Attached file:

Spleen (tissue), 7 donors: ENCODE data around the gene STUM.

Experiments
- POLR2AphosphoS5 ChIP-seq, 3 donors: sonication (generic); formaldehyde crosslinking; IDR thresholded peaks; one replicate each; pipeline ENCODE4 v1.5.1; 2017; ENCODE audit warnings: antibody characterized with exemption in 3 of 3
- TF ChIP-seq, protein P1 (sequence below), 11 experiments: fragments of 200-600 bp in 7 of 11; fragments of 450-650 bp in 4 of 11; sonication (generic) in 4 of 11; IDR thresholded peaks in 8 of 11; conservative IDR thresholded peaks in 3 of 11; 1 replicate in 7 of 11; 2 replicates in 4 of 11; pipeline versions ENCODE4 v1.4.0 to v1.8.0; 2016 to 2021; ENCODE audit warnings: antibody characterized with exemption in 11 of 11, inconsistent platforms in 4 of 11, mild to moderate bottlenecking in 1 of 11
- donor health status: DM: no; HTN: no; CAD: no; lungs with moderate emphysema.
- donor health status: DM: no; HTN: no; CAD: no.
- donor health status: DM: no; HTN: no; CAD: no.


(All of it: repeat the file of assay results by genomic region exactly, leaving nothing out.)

Spleen (tissue), 7 donors: ENCODE data around the gene STUM.

Experiments
- POLR2AphosphoS5 ChIP-seq, 3 donors: sonication (generic); formaldehyde crosslinking; IDR thresholded peaks; one replicate each; pipeline ENCODE4 v1.5.1; 2017; ENCODE audit warnings: antibody characterized with exemption in 3 of 3
- TF ChIP-seq, protein P1 (sequence below), 11 experiments: fragments of 200-600 bp in 7 of 11; fragments of 450-650 bp in 4 of 11; sonication (generic) in 4 of 11; IDR thresholded peaks in 8 of 11; conservative IDR thresholded peaks in 3 of 11; 1 replicate in 7 of 11; 2 replicates in 4 of 11; pipeline versions ENCODE4 v1.4.0 to v1.8.0; 2016 to 2021; ENCODE audit warnings: antibody characterized with exemption in 11 of 11, inconsistent platforms in 4 of 11, mild to moderate bottlenecking in 1 of 11
- donor health status: DM: no; HTN: no; CAD: no; lungs with moderate emphysema.
- donor health status: DM: no; HTN: no; CAD: no.
- donor health status: DM: no; HTN: no; CAD: no.